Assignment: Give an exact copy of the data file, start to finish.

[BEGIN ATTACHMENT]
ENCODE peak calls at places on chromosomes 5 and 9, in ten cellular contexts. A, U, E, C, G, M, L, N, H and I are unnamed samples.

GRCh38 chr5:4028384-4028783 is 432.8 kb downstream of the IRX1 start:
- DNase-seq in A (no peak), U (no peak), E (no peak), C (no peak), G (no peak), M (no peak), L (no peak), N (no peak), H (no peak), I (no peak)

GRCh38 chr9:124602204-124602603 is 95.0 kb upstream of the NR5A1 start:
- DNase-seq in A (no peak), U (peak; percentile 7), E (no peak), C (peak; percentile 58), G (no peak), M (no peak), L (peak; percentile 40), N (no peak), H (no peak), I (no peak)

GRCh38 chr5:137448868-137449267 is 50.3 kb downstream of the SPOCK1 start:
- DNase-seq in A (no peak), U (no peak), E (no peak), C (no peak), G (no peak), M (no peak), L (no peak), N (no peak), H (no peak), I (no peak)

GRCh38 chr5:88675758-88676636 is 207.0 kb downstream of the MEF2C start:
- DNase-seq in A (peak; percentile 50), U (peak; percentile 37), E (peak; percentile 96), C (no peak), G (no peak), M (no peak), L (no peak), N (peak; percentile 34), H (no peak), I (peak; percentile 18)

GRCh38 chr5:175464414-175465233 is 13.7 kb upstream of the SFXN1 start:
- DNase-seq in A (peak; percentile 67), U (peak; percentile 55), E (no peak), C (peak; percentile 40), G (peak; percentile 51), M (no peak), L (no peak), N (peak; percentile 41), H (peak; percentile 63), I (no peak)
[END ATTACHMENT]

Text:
ENCODE peak calls at places on chromosomes 5 and 9, in ten cellular contexts. A, U, E, C, G, M, L, N, H and I are unnamed samples.

GRCh38 chr5:4028384-4028783 is 432.8 kb downstream of the IRX1 start:
- DNase-seq in A (no peak), U (no peak), E (no peak), C (no peak), G (no peak), M (no peak), L (no peak), N (no peak), H (no peak), I (no peak)

GRCh38 chr9:124602204-124602603 is 95.0 kb upstream of the NR5A1 start:
- DNase-seq in A (no peak), U (peak; percentile 7), E (no peak), C (peak; percentile 58), G (no peak), M (no peak), L (peak; percentile 40), N (no peak), H (no peak), I (no peak)

GRCh38 chr5:137448868-137449267 is 50.3 kb downstream of the SPOCK1 start:
- DNase-seq in A (no peak), U (no peak), E (no peak), C (no peak), G (no peak), M (no peak), L (no peak), N (no peak), H (no peak), I (no peak)

GRCh38 chr5:88675758-88676636 is 207.0 kb downstream of the MEF2C start:
- DNase-seq in A (peak; percentile 50), U (peak; percentile 37), E (peak; percentile 96), C (no peak), G (no peak), M (no peak), L (no peak), N (peak; percentile 34), H (no peak), I (peak; percentile 18)

GRCh38 chr5:175464414-175465233 is 13.7 kb upstream of the SFXN1 start:
- DNase-seq in A (peak; percentile 67), U (peak; percentile 55), E (no peak), C (peak; percentile 40), G (peak; percentile 51), M (no peak), L (no peak), N (peak; percentile 41), H (peak; percentile 63), I (no peak)